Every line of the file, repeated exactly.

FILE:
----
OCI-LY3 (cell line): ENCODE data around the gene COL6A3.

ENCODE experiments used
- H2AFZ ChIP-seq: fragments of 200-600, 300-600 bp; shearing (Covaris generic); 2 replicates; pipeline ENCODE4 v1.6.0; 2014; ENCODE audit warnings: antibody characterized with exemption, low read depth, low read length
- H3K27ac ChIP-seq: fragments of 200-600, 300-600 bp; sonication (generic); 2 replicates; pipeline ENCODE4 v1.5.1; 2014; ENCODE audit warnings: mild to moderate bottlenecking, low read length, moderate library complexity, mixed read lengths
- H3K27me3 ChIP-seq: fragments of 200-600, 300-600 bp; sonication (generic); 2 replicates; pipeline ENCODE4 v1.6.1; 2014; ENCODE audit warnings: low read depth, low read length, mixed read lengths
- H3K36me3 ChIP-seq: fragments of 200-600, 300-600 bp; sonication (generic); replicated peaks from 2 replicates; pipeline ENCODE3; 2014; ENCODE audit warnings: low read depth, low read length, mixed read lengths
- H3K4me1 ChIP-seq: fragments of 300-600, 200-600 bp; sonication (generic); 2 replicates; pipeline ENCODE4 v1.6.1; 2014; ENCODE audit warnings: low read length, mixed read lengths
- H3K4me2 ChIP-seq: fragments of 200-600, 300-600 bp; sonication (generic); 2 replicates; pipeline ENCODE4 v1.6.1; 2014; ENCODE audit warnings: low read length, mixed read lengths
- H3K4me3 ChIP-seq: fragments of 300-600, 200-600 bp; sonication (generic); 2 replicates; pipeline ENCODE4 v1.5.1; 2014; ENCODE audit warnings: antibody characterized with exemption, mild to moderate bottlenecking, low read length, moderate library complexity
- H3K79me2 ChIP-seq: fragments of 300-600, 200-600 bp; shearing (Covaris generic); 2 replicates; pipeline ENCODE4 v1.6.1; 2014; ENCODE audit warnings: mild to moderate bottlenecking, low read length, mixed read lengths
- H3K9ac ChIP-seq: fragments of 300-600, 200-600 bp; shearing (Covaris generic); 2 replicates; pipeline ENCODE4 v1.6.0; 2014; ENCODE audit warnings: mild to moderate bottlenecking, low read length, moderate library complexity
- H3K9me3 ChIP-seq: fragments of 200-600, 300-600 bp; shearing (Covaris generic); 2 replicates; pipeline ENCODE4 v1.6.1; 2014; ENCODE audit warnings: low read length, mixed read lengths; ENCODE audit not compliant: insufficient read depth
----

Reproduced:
OCI-LY3 (cell line): ENCODE data around the gene COL6A3.

ENCODE experiments used
- H2AFZ ChIP-seq: fragments of 200-600, 300-600 bp; shearing (Covaris generic); 2 replicates; pipeline ENCODE4 v1.6.0; 2014; ENCODE audit warnings: antibody characterized with exemption, low read depth, low read length
- H3K27ac ChIP-seq: fragments of 200-600, 300-600 bp; sonication (generic); 2 replicates; pipeline ENCODE4 v1.5.1; 2014; ENCODE audit warnings: mild to moderate bottlenecking, low read length, moderate library complexity, mixed read lengths
- H3K27me3 ChIP-seq: fragments of 200-600, 300-600 bp; sonication (generic); 2 replicates; pipeline ENCODE4 v1.6.1; 2014; ENCODE audit warnings: low read depth, low read length, mixed read lengths
- H3K36me3 ChIP-seq: fragments of 200-600, 300-600 bp; sonication (generic); replicated peaks from 2 replicates; pipeline ENCODE3; 2014; ENCODE audit warnings: low read depth, low read length, mixed read lengths
- H3K4me1 ChIP-seq: fragments of 300-600, 200-600 bp; sonication (generic); 2 replicates; pipeline ENCODE4 v1.6.1; 2014; ENCODE audit warnings: low read length, mixed read lengths
- H3K4me2 ChIP-seq: fragments of 200-600, 300-600 bp; sonication (generic); 2 replicates; pipeline ENCODE4 v1.6.1; 2014; ENCODE audit warnings: low read length, mixed read lengths
- H3K4me3 ChIP-seq: fragments of 300-600, 200-600 bp; sonication (generic); 2 replicates; pipeline ENCODE4 v1.5.1; 2014; ENCODE audit warnings: antibody characterized with exemption, mild to moderate bottlenecking, low read length, moderate library complexity
- H3K79me2 ChIP-seq: fragments of 300-600, 200-600 bp; shearing (Covaris generic); 2 replicates; pipeline ENCODE4 v1.6.1; 2014; ENCODE audit warnings: mild to moderate bottlenecking, low read length, mixed read lengths
- H3K9ac ChIP-seq: fragments of 300-600, 200-600 bp; shearing (Covaris generic); 2 replicates; pipeline ENCODE4 v1.6.0; 2014; ENCODE audit warnings: mild to moderate bottlenecking, low read length, moderate library complexity
- H3K9me3 ChIP-seq: fragments of 200-600, 300-600 bp; shearing (Covaris generic); 2 replicates; pipeline ENCODE4 v1.6.1; 2014; ENCODE audit warnings: low read length, mixed read lengths; ENCODE audit not compliant: insufficient read depth